updated 9 Mar 2014, 13:34
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Tue, Jul 30, 2013
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Woes of a foreign spouse
by Eve Yap

After three years of living apart from her husband, Ms Azeemah Mustafa is impatient to "work towards uniting the family".

The 30-year-old mother of two asks: "How long do we have to stay apart like this?"

Ms Azeemah, a project director at a volunteer welfare agency, is married to Indonesian Zulfan Azmi, 45. He is based in Banda Aceh, where he works as a security associate at the United Nations Department of Safety and Security, under the UN Development Programme.

His application for Singapore permanent residency, made a few months after he married Ms Azeemah in January 2010, was rejected.

The couple did talk about Ms Azeemah moving to Banda Aceh soon after but her first pregnancy and job changes followed, so she stayed put.

Her husband commutes between Banda Aceh and Singapore once a month, spending about a week here each time.

She says: "When he goes back to Indonesia, my 34-month older son will ask, 'Where's papa? I want to take the plane.'"

Currently on a long-term visit pass valid for three years, he is in a dilemma about relocating here.

In an e-mail, he tells SundayLife!: "I worry about moving to Singapore because of the high cost of living as I have yet to get a job there. So I am keeping my current position until the time is right for the family to stay together."

They are waiting for their build-to-order HDB flat in Punggol to be ready in 2017. Although they did not meet eligibility rules to buy the HDB flat, she managed to do so after she sought help from the Central Community Development Council.

In the meantime, Ms Azeemah and their two sons are living with her parents in their four-room HDB flat in central Singapore. She has several siblings living there, so space is tight.

Her own family has not relocated to Indonesia because the couple prefer the Singapore education system, security and way of life for the children, she says.

Ms Azeemah is among a growing number of Singaporeans married to foreign spouses. Last year, 21 per cent of the 27,936 marriages were inter-ethnic unions, up from 12 per cent a decade ago, according to the latest figures from the Department of Statistics.

Associate Professor Paulin Tay Straughan, deputy head of the National University of Singapore's department of sociology, says given the rise of such marriages, it is key to allow foreign spouses long-term residential status. "Otherwise, how can the family plan meaningfully for a future here?"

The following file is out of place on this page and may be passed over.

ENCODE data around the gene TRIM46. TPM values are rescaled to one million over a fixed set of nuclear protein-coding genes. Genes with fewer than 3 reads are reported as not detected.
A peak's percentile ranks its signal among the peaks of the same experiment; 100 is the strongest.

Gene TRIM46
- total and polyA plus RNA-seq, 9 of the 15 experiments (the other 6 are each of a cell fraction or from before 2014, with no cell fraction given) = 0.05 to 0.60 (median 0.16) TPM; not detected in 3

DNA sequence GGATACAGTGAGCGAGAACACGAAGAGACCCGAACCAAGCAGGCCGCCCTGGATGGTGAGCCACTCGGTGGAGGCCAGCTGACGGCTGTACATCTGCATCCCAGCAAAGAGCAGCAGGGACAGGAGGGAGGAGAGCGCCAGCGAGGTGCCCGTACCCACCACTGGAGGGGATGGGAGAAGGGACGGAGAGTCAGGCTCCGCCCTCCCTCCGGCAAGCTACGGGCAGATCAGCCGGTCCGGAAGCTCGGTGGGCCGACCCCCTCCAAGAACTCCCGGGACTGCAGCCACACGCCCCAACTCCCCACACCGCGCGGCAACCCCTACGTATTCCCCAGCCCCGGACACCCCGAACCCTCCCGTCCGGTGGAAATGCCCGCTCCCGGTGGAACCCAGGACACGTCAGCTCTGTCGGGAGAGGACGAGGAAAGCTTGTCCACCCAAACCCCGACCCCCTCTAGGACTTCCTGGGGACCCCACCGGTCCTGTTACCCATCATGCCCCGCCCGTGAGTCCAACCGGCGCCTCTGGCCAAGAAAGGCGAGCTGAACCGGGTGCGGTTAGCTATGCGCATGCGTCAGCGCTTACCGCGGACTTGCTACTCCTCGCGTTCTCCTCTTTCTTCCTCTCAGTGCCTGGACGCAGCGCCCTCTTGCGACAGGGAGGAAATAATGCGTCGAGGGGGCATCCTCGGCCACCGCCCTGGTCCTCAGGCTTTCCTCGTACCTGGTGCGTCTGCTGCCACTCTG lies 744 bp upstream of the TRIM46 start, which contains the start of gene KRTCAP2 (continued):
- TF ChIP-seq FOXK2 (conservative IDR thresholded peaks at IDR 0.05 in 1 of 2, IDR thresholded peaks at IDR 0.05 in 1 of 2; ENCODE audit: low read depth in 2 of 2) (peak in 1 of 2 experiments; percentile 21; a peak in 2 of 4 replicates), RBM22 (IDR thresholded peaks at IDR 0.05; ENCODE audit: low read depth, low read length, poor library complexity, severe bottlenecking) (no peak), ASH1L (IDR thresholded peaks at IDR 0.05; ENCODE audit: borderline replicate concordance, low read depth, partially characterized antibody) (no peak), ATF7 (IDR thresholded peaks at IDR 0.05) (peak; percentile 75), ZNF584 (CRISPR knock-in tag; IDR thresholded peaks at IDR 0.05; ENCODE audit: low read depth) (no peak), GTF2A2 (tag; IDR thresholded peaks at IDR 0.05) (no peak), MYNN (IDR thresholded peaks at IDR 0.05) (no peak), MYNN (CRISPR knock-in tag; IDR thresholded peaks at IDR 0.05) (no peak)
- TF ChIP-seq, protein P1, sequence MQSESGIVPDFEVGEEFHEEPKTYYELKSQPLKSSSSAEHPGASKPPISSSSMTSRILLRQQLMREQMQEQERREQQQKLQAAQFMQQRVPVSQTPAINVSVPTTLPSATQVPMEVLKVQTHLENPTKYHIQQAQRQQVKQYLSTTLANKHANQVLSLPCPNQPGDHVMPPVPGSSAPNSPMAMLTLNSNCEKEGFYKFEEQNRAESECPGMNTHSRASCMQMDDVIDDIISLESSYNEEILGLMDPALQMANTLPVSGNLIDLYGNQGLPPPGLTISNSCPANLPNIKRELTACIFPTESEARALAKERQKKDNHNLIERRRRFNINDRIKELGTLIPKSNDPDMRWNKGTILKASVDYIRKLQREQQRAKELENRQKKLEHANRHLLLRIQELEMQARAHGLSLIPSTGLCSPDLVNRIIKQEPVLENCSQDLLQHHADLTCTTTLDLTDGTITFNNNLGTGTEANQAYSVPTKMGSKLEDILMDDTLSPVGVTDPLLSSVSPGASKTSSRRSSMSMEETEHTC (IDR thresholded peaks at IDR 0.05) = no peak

Such couples may make exit plans instead.

Prof Straughan says: "Given also that close to half of all babies born last year were to couples where at least one partner is foreign, it will leave a significant dent in Singapore's long-term population growth plans if these children are raised elsewhere."

Of the 42,663 babies born in Singapore last year, half of them had parents who were both Singapore citizens. The rest were born to citizens with foreign spouses or foreign couples.

The Government has said it wants to help citizens and their foreign spouses form stable families here.

During the Budget Debate in March this year, figures showed that as of the end of last year, 11,736 foreign spouses of Singapore citizens were on long-term visit passes.

Of this group, 4,200 had been granted the enhanced Long Term Visit Pass-Plus since the scheme was introduced last April.

Holders of such passes can stay here for three years and get health-care subsidies for in-patient services at restructured hospitals at rates close to the ones given to permanent residents.

But with some Singaporeans concerned over the influx of foreigners, the authorities have enforced stricter citizenship rules, affecting people such as MrZulfan.

In a Parliament session in February this year, it was revealed that from 2008 to last year, an average of 4,100 new permanent residents and 4,100 new Singapore citizens each year were foreign spouses sponsored by Singaporeans.

But in the same period, an average of 4,400 permanent residency and 580 citizenship applications from foreign spouses were rejected each year.

International family lawyer Poonam Mirchandani says: "New citizens should be drawn from the pool of foreign spouses and PRs married to Singaporeans instead of clamping down on them.

"These foreigners are the true stakeholders of Singapore, particularly where they have Singaporean children."

Couples anxious to start families here seek advice from lawyers on how to negotiate procedures.